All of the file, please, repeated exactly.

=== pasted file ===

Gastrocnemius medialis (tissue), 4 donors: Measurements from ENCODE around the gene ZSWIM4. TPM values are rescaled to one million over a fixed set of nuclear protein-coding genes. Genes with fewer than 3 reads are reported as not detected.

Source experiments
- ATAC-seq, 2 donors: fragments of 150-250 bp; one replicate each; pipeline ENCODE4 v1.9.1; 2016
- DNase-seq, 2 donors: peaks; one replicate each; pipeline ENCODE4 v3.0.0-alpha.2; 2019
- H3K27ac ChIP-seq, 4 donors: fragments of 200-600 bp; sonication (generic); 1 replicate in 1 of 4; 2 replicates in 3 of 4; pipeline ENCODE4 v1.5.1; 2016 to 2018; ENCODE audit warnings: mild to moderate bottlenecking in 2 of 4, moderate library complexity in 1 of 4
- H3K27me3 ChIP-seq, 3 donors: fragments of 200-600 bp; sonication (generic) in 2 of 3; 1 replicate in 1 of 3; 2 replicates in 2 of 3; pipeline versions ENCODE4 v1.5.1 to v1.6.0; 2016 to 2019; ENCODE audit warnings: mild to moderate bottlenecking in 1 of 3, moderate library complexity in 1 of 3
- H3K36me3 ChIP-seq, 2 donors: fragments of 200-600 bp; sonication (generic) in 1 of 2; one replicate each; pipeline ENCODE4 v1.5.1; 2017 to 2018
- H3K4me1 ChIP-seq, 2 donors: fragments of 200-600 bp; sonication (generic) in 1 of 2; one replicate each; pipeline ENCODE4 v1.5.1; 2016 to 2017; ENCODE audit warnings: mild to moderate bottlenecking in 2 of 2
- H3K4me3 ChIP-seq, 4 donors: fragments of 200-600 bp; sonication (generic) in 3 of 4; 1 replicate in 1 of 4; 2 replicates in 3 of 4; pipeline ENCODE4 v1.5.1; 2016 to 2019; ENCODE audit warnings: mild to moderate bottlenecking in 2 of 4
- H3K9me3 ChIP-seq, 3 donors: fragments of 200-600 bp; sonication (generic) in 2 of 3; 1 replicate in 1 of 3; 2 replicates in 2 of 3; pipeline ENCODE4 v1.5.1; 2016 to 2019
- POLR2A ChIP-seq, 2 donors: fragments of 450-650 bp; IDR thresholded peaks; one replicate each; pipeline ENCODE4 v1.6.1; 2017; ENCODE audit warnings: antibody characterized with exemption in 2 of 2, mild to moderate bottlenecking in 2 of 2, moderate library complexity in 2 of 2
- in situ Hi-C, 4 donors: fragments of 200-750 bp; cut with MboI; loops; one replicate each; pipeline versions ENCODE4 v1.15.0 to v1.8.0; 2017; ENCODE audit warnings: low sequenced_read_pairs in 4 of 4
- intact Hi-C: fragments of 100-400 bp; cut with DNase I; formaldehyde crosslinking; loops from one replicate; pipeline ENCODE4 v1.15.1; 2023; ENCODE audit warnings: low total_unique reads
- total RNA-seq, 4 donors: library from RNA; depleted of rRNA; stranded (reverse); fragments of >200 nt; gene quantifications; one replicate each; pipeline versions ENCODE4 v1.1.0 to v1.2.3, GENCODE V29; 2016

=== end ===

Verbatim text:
Gastrocnemius medialis (tissue), 4 donors: Measurements from ENCODE around the gene ZSWIM4. TPM values are rescaled to one million over a fixed set of nuclear protein-coding genes. Genes with fewer than 3 reads are reported as not detected.

Source experiments
- ATAC-seq, 2 donors: fragments of 150-250 bp; one replicate each; pipeline ENCODE4 v1.9.1; 2016
- DNase-seq, 2 donors: peaks; one replicate each; pipeline ENCODE4 v3.0.0-alpha.2; 2019
- H3K27ac ChIP-seq, 4 donors: fragments of 200-600 bp; sonication (generic); 1 replicate in 1 of 4; 2 replicates in 3 of 4; pipeline ENCODE4 v1.5.1; 2016 to 2018; ENCODE audit warnings: mild to moderate bottlenecking in 2 of 4, moderate library complexity in 1 of 4
- H3K27me3 ChIP-seq, 3 donors: fragments of 200-600 bp; sonication (generic) in 2 of 3; 1 replicate in 1 of 3; 2 replicates in 2 of 3; pipeline versions ENCODE4 v1.5.1 to v1.6.0; 2016 to 2019; ENCODE audit warnings: mild to moderate bottlenecking in 1 of 3, moderate library complexity in 1 of 3
- H3K36me3 ChIP-seq, 2 donors: fragments of 200-600 bp; sonication (generic) in 1 of 2; one replicate each; pipeline ENCODE4 v1.5.1; 2017 to 2018
- H3K4me1 ChIP-seq, 2 donors: fragments of 200-600 bp; sonication (generic) in 1 of 2; one replicate each; pipeline ENCODE4 v1.5.1; 2016 to 2017; ENCODE audit warnings: mild to moderate bottlenecking in 2 of 2
- H3K4me3 ChIP-seq, 4 donors: fragments of 200-600 bp; sonication (generic) in 3 of 4; 1 replicate in 1 of 4; 2 replicates in 3 of 4; pipeline ENCODE4 v1.5.1; 2016 to 2019; ENCODE audit warnings: mild to moderate bottlenecking in 2 of 4
- H3K9me3 ChIP-seq, 3 donors: fragments of 200-600 bp; sonication (generic) in 2 of 3; 1 replicate in 1 of 3; 2 replicates in 2 of 3; pipeline ENCODE4 v1.5.1; 2016 to 2019
- POLR2A ChIP-seq, 2 donors: fragments of 450-650 bp; IDR thresholded peaks; one replicate each; pipeline ENCODE4 v1.6.1; 2017; ENCODE audit warnings: antibody characterized with exemption in 2 of 2, mild to moderate bottlenecking in 2 of 2, moderate library complexity in 2 of 2
- in situ Hi-C, 4 donors: fragments of 200-750 bp; cut with MboI; loops; one replicate each; pipeline versions ENCODE4 v1.15.0 to v1.8.0; 2017; ENCODE audit warnings: low sequenced_read_pairs in 4 of 4
- intact Hi-C: fragments of 100-400 bp; cut with DNase I; formaldehyde crosslinking; loops from one replicate; pipeline ENCODE4 v1.15.1; 2023; ENCODE audit warnings: low total_unique reads
- total RNA-seq, 4 donors: library from RNA; depleted of rRNA; stranded (reverse); fragments of >200 nt; gene quantifications; one replicate each; pipeline versions ENCODE4 v1.1.0 to v1.2.3, GENCODE V29; 2016